The newborn universe “had little in common with anything that exists in our world today,” writes scientist Dan Hooper (Dark Cosmos, Nature’s Blueprint, etc.), head of Fermilab’s Theoretical Astrophysics Group. In this book, Hooper shows how the Large Hadron Collider attempts to recreate conditions of the Big Bang, and confronts mysteries like the matter-antimatter imbalance, the formation of dark matter and the era of cosmic inflation.
The Universe Speaks in Numbers: How Modern Math Reveals Nature’s Deepest Secrets, by Graham Farmelo
Galileo declared that the universe is “written in the language of mathematics.” Senior Research Fellow at the Science Museum, London, and adjunct professor of physics at Northeastern University Graham Farmelo (The Strangest Man: The Hidden Life of Paul Dirac, Mystic of the Atom) forcefully advocates the point, countering the notion that experimental physics is misled by the lure of mathematically elegant solutions such as Supersymmetry.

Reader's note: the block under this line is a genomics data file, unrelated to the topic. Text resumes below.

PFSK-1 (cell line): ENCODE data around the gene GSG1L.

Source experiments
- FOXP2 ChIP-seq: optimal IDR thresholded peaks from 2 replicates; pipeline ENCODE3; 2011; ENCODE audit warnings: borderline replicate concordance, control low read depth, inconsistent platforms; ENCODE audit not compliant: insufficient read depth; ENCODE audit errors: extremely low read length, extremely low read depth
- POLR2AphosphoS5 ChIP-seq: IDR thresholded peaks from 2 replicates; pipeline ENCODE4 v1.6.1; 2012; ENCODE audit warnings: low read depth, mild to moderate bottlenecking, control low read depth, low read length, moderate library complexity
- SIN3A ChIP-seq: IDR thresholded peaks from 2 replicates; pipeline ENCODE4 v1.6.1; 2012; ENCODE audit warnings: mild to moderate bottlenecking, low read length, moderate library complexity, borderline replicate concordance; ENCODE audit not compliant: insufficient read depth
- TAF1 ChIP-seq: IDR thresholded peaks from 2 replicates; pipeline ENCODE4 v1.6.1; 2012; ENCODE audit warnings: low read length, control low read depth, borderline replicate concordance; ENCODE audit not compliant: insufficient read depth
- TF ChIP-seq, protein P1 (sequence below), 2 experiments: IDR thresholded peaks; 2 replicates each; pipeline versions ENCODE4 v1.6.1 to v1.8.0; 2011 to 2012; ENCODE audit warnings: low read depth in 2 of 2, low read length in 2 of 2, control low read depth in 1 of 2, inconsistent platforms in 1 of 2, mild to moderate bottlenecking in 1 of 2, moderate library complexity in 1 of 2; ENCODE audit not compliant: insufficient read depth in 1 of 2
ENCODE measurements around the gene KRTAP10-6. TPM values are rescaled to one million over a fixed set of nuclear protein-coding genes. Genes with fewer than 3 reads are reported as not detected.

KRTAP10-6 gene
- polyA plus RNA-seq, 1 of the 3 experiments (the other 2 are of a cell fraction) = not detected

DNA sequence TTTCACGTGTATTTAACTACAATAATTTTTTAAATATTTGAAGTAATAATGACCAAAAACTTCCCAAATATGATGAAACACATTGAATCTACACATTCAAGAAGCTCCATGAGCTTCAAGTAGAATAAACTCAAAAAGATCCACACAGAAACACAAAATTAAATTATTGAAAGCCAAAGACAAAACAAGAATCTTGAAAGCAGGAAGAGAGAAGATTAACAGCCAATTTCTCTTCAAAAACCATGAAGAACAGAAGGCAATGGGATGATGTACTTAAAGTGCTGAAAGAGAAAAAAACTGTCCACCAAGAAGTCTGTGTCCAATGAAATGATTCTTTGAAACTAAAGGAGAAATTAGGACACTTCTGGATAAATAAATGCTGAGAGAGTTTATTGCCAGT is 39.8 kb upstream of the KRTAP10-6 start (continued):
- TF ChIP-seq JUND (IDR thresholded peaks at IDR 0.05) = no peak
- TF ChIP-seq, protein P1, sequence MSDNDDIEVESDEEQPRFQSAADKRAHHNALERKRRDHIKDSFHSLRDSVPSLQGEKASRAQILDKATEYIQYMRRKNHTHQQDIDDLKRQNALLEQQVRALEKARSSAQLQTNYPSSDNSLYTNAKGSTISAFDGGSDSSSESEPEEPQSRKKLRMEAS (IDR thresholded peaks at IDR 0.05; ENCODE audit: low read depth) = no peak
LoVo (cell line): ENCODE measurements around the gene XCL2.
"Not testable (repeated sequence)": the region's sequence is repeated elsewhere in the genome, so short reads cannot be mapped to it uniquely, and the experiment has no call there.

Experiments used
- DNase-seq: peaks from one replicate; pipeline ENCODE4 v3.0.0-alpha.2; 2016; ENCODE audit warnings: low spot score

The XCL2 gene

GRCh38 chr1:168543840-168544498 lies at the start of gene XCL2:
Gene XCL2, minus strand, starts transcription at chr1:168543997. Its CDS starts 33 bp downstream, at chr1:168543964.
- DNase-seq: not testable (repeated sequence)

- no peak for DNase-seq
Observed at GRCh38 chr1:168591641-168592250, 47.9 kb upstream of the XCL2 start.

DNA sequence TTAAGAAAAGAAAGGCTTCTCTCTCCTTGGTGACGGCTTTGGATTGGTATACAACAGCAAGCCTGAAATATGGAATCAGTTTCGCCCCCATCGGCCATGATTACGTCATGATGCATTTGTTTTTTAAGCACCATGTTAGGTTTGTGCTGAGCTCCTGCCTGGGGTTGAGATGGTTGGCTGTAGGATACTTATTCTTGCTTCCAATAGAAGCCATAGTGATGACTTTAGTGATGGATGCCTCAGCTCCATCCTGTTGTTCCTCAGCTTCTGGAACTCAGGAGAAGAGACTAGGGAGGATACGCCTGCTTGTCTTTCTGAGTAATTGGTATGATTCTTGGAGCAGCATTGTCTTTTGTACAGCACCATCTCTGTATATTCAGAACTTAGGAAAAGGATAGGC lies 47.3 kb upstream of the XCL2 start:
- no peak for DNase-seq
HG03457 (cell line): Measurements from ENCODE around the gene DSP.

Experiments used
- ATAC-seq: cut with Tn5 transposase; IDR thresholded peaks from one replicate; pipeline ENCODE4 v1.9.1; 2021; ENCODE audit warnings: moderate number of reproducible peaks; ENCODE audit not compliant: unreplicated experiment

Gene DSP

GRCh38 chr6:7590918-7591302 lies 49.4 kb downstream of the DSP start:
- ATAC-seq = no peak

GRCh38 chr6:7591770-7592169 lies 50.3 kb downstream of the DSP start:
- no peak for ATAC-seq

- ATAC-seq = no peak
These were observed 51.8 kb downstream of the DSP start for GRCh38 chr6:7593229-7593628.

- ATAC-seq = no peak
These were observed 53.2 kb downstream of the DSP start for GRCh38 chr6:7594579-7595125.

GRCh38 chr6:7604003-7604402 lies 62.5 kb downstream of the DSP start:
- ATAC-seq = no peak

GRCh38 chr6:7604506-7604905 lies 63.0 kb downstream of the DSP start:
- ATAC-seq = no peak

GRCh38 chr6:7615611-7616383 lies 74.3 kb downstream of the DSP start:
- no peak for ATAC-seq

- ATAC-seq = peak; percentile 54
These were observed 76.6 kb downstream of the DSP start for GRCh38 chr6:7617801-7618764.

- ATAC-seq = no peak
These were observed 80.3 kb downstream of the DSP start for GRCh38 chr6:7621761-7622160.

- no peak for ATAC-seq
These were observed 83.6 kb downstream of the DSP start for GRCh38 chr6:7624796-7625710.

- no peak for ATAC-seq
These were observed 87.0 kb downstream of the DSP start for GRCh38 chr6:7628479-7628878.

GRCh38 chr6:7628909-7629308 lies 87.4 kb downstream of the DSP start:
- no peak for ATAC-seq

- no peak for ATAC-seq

AMS Page-A-Day Calendar, by Evelyn Lamb (American Mathematical Society)
Mathematician Evelyn Lamb has compiled 366 mathematical tid-bits, historical notes, puzzles and oddments for this page-a-day calendar for 2020. For example, for “Swiss Cheese Day,” celebrated January 2, she gives a nod to Swiss mathematician Alice Roth and her underappreciated contributions to “Swiss cheese” space, a unique aspect of approximation theory. She recommends Emmentaler or fondue to celebrate. Lamb, a contributor to the Scientific American blog network “Roots of Unity,” has also written for Symmetry.
Matter: A Very Short Introduction, by Geoff Cottrell